Family Magazine

Child Identity Theft

By Newsanchormom

Child Identity Theft
Your child's identity can be stolen just as easily as your own. It's important to make sure you're taking precautions to prevent this from happening. It's likely you wouldn't find out until years later and you or your child would have years of data to try and fix. That would be an absolute nightmare! I am not asked for my children's social security numbers very often, but I will certainly ask if it's really necessary when I am asked for it.
FROM CNN: Children's social security numbers and the clean credit records that go with them have become a new target for scammers. The Federal Trade Commission has taken notice, holding a forum this week on ways to help keep children's financial futures safe.
You know to keep your own personal data safe, like your social security number, and your date of birth. But what about your child? It's a topic the Federal Trade Commission and other consumer groups are tackling.
Scammers can steal bits and pieces of a child's identity to create synthetic ID's, taking a social security number without any credit records, and attaching a fake date of birth that makes it seem legit to creditors.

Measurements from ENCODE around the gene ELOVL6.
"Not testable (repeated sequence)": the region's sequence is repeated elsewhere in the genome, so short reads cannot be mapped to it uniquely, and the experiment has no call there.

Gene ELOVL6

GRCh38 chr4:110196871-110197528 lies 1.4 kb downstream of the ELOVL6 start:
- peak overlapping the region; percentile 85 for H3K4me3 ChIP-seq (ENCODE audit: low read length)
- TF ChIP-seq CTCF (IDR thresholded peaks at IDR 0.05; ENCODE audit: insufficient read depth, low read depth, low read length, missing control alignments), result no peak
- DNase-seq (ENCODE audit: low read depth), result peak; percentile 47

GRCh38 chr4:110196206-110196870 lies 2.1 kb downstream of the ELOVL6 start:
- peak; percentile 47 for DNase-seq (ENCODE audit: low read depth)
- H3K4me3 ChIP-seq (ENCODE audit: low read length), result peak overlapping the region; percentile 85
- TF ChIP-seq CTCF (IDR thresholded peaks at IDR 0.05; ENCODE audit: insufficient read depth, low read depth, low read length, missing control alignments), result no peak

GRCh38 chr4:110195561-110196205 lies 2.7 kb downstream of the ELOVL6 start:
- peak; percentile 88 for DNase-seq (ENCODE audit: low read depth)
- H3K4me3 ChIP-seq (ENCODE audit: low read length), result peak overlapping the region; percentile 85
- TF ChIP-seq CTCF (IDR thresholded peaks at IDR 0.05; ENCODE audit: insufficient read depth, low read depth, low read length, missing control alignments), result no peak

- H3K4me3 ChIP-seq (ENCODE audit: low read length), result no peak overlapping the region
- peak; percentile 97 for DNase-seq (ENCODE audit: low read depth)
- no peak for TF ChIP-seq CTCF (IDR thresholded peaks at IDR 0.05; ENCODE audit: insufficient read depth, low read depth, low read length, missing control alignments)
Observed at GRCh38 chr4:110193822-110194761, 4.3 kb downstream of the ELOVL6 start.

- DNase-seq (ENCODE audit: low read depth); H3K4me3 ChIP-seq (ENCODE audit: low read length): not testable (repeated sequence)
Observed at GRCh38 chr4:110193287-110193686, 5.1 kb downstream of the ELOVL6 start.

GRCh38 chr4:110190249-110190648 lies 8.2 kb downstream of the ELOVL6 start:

It can be more difficult for a parent to detect, and just as detrimental to a child's financial future so be on the lookout for the biggest warning signs. "Any mail that comes that seems like it should be adult oriented mail, phone calls, people looking for your child to make solicitations or potentially to even to collect debts." When signing your kids up for sports, dance classes or other activities, think twice about giving a social security number -- it's often not even necessary.
"Really think about, what is this going to be used for, why am I being asked for this information, how is it going to be protected and be sure that you feel comfortable with the answers."

And shred medical bills and other documents with your child's personal data, just like your own.

-NewsAnchorMom Jen

Back to Featured Articles on Logo Paperblog